Chris' Recipes

Bon Appetite!

White Sauce or Bechamel Sauce

Written By: Chris - Apr• 22•15

Béchamel sounds like such a fancy sounding sauce!  It is actually just the French term for one of the mother sauces of French and Italian cuisine and is really simple to make.  I was working in the kitchen recently with Brianna, when I was showing her how to make this moderately thick white sauce.  Although it seems to have somewhat gone out of style, I recall eating a lot of casseroles made of “creamed” this and that.  Many of the recipes we grew up on contained no actual cream at all; rather this simple white sauce that can be used as the backbone in simple and quick dishes many dishes including white Country gravy, such as the classic Biscuits and Gravy.  It is the perfect start to Stroganoffs; and also the starter sauce for Swedish Meatballs.  It can be used to prepare Scalloped or Au Gratin Potatoes, Casseroles or Pot Pies and it is also the basic to any “Cream of” Soups.

White sauces are usually built from a base of butter and flour, although in some instances, particularly when they are a gravy, they may be built up from pan drippings.  The foolproof way to attain a perfectly smooth sauce is to have the milk hot when added to the butter and flour.

When you add cheese to a white sauce, you have created “Mornay” sauce.  You’ll often see this as a base for Beer Cheese Soup and Macaroni & Cheese.  The classic recipe includes half Gruyère, half Parmesan; but any good melting cheese can be used.

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Ingredients:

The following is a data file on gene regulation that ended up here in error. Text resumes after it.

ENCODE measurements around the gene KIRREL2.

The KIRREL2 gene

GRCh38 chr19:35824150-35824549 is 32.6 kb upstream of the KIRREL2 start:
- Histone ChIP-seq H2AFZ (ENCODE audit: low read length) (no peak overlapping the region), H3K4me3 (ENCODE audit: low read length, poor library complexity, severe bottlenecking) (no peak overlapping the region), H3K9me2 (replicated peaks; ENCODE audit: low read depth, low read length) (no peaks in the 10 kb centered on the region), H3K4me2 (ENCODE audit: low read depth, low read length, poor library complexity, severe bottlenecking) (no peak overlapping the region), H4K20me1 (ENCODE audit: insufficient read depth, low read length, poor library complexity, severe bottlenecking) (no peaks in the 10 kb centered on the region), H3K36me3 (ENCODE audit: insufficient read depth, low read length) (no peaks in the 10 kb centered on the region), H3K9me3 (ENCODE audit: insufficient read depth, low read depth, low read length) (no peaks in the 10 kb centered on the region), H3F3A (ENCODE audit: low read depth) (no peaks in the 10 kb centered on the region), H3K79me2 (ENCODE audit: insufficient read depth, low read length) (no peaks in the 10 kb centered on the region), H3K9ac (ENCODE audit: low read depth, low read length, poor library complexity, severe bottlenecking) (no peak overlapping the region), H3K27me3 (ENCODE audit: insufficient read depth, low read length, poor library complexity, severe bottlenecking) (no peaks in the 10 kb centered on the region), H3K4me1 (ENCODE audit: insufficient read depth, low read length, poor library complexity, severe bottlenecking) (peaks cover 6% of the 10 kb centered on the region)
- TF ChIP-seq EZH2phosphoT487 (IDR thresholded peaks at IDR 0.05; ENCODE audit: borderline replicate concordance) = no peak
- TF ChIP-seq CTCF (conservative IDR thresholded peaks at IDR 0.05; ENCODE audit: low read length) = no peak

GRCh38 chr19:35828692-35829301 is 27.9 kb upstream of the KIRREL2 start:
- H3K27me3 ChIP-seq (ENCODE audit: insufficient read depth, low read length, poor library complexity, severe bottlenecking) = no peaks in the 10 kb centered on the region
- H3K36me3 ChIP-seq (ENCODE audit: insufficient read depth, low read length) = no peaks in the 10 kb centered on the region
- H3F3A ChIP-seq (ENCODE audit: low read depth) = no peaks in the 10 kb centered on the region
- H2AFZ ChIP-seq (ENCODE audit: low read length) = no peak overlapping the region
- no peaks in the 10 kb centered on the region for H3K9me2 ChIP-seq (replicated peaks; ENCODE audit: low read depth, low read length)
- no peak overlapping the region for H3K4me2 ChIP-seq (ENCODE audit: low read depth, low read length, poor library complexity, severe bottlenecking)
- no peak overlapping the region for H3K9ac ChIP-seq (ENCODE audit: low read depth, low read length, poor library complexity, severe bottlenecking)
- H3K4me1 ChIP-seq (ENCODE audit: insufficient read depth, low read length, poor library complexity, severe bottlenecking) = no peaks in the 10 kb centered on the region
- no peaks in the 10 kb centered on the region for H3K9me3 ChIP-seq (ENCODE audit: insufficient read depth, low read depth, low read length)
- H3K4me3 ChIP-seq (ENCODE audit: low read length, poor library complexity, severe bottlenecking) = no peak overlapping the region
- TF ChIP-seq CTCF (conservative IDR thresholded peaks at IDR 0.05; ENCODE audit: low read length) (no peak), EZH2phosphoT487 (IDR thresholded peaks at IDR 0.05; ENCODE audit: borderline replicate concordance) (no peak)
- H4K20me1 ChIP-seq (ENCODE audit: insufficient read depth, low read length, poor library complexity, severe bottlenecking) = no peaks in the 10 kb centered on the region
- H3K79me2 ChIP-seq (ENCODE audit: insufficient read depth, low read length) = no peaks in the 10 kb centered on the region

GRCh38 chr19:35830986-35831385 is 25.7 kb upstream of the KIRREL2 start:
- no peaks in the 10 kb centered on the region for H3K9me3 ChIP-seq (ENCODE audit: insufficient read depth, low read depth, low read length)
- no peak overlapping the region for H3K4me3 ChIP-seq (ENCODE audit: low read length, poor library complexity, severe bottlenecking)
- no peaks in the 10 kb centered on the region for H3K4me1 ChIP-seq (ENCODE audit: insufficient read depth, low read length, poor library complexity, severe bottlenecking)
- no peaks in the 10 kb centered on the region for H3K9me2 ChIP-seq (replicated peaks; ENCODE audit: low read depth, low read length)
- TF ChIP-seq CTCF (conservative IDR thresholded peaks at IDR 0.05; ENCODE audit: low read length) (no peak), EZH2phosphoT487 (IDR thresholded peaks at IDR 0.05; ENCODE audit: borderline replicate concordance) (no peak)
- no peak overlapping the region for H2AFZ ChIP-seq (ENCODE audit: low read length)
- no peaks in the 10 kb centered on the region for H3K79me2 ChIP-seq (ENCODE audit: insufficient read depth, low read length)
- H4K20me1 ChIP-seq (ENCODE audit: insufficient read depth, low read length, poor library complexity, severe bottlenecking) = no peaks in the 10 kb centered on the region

3 Tablespoons Butter
3 Tablespoons Flour
2 Cups Milk
Pinch of Salt
1/2 teaspoon Nutmeg, freshly grated
Salt & Pepper, to taste
1/2 Cup Cheese, if desired

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Melt the butter in a In a medium saucepan over medium low heat.  I often saute a bit of chopped shallot or onion with the butter before adding the flour.  Stir in the flour until smooth and cook, stirring constantly, until the paste cooks and bubbles a bit, but don’t let it brown. It should be light and golden color.

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Meanwhile, heat the milk in a separate pan on low just until bubbles begin to form at the edges, but not to a boil.  Remove from heat and add the hot milk to the butter mixture a little at a time, continuing to stir as the sauce thickens while whisking continuously until very smooth.  Some gravies start out with a white sauce, but stock would be used to replace some of the milk.

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Bring to a boil. Add nutmeg, salt and pepper to taste.  Lower the heat and cook stirring for a few minutes more, stirring constantly, before removing from heat.  If you wish to cool the sauce for later use, cover it with wax paper or pour a thin film of milk over it to prevent a skin from forming.

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If preparing a Mornay sauce, cheese should only be added once the white sauce is finished.  Turn off the heat and stir in very small amounts, whisking each bit until melted into the sauce before adding more.  If the white sauce cools too much during this process, turn the heat under the pan back on to very low and gently warm back up.  If you add too much cheese at once, or while the white sauce is too hot, it may separate and give an unappealing texture.  You may also add a pinch of cayenne pepper if you choose.

Use the sauce to create any of the mentioned dishes above.

Enjoy!
Cheers!
~Chris

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